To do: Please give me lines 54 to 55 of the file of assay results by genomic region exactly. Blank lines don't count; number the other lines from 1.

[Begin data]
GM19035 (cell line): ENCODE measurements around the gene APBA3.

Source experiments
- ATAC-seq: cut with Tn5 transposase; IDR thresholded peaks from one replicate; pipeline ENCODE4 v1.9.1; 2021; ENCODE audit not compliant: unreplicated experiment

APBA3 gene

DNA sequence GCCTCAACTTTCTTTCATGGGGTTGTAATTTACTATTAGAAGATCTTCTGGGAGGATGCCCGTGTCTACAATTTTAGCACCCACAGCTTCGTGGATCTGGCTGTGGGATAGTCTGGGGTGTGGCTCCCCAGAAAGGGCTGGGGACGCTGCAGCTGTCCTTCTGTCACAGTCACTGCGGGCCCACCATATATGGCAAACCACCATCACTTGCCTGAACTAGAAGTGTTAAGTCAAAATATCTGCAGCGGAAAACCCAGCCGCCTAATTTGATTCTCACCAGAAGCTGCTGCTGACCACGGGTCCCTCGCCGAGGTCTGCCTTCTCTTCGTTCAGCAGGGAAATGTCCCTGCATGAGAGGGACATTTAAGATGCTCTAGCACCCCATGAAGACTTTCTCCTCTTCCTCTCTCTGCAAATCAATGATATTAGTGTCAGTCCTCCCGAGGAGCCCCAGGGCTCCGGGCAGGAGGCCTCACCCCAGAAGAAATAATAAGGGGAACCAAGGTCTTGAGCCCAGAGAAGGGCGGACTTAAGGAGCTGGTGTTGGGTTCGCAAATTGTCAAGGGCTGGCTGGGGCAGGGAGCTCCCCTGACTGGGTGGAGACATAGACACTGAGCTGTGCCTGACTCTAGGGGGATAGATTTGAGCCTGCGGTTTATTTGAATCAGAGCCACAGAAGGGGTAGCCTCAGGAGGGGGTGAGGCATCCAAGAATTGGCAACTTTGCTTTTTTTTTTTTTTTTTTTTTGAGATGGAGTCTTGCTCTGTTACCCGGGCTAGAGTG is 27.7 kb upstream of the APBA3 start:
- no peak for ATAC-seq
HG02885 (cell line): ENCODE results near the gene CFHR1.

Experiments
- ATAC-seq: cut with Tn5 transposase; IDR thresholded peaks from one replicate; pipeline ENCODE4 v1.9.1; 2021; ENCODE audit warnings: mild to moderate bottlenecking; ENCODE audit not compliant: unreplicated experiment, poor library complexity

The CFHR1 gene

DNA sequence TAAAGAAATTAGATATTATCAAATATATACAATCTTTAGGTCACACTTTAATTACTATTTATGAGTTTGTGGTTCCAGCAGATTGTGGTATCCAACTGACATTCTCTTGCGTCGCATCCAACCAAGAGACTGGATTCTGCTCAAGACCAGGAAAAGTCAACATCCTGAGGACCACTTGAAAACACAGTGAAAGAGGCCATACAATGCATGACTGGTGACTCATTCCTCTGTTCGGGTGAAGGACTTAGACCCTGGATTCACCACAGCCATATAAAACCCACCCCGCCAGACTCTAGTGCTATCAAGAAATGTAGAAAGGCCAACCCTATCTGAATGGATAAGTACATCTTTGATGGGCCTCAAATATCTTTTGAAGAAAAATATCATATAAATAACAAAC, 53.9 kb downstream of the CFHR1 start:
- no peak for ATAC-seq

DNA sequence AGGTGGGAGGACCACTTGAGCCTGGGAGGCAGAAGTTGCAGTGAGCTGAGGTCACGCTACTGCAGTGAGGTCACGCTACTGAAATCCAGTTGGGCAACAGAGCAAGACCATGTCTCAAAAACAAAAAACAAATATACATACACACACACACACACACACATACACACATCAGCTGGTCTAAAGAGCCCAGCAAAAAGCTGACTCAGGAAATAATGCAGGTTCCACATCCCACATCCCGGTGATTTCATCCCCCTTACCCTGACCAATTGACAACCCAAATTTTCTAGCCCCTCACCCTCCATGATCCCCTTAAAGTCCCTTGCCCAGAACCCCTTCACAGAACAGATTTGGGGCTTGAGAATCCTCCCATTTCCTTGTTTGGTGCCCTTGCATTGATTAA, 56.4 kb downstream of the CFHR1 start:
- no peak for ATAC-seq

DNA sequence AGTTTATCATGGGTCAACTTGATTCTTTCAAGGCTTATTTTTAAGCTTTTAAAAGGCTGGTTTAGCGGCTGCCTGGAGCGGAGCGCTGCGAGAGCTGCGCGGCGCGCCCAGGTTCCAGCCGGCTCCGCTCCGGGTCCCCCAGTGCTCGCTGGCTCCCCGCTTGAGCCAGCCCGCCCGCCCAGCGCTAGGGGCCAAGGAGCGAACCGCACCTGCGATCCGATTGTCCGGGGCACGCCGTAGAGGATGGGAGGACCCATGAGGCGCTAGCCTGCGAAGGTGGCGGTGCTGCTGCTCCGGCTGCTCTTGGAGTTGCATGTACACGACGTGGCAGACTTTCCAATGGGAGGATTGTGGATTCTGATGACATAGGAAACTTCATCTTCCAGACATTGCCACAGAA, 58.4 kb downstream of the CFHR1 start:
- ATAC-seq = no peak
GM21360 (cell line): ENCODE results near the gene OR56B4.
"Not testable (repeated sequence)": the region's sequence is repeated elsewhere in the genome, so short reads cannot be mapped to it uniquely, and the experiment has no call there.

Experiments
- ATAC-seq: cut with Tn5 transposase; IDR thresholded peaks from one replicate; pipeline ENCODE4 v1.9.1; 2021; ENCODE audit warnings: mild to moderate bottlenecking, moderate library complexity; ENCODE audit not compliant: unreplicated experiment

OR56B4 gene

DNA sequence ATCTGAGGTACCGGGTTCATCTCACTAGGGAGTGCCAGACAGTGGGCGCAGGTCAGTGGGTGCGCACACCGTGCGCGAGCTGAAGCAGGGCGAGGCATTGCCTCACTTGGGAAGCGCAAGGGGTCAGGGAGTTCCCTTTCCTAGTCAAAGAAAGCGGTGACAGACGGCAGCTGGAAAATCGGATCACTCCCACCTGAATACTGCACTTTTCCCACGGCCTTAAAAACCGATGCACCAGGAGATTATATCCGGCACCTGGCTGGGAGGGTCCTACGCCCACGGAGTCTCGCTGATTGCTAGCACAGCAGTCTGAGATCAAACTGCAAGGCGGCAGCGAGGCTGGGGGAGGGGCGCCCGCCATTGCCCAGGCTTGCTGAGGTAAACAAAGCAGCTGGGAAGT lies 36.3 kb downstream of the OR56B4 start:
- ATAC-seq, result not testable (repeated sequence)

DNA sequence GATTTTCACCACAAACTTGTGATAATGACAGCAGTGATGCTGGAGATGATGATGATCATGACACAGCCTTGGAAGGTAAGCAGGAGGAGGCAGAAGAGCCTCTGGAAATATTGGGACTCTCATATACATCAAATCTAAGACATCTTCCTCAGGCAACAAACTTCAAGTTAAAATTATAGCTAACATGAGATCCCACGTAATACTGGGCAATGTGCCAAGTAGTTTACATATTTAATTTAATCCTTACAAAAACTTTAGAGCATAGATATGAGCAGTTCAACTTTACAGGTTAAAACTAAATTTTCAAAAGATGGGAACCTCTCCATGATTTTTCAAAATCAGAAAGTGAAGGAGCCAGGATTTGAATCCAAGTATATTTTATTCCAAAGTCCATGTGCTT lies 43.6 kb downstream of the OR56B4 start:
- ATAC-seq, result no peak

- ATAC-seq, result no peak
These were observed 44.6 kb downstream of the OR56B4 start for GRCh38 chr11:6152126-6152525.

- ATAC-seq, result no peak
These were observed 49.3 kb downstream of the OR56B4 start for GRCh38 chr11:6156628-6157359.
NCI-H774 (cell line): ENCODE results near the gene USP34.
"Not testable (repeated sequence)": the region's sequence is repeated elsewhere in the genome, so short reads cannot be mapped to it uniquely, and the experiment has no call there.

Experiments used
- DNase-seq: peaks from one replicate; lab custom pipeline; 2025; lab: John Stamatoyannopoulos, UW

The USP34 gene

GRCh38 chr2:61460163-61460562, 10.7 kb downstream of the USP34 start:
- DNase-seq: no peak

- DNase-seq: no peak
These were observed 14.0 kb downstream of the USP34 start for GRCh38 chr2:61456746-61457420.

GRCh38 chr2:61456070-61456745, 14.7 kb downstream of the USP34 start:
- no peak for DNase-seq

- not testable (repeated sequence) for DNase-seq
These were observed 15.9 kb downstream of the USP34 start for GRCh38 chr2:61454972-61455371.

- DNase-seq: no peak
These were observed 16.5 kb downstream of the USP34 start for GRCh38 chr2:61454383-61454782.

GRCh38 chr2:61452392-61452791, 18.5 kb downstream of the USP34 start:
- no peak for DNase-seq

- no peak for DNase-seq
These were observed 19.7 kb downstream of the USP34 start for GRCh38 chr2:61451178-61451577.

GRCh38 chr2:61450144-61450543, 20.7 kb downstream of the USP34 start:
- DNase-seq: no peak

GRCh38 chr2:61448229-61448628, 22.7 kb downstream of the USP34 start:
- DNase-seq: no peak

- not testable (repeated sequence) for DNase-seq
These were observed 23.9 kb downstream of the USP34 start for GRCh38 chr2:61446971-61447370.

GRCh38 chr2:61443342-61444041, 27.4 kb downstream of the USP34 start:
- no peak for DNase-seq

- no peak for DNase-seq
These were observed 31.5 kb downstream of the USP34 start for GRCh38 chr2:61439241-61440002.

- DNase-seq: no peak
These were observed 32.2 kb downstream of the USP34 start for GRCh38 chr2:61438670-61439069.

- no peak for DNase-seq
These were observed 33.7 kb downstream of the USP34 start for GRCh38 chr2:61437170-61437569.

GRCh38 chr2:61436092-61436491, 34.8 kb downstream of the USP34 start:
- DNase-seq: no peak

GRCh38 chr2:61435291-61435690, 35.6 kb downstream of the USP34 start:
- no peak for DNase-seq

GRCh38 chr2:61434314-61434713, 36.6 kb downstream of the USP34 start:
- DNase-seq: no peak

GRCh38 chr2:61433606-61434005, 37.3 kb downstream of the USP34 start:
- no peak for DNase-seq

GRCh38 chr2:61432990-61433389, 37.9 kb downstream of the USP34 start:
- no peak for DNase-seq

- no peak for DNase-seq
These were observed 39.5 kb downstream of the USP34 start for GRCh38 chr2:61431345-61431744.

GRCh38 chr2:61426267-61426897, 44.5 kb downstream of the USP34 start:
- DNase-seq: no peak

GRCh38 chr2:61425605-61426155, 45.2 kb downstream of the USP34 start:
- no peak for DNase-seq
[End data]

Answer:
These were observed 23.9 kb downstream of the USP34 start for GRCh38 chr2:61446971-61447370.

GRCh38 chr2:61443342-61444041, 27.4 kb downstream of the USP34 start: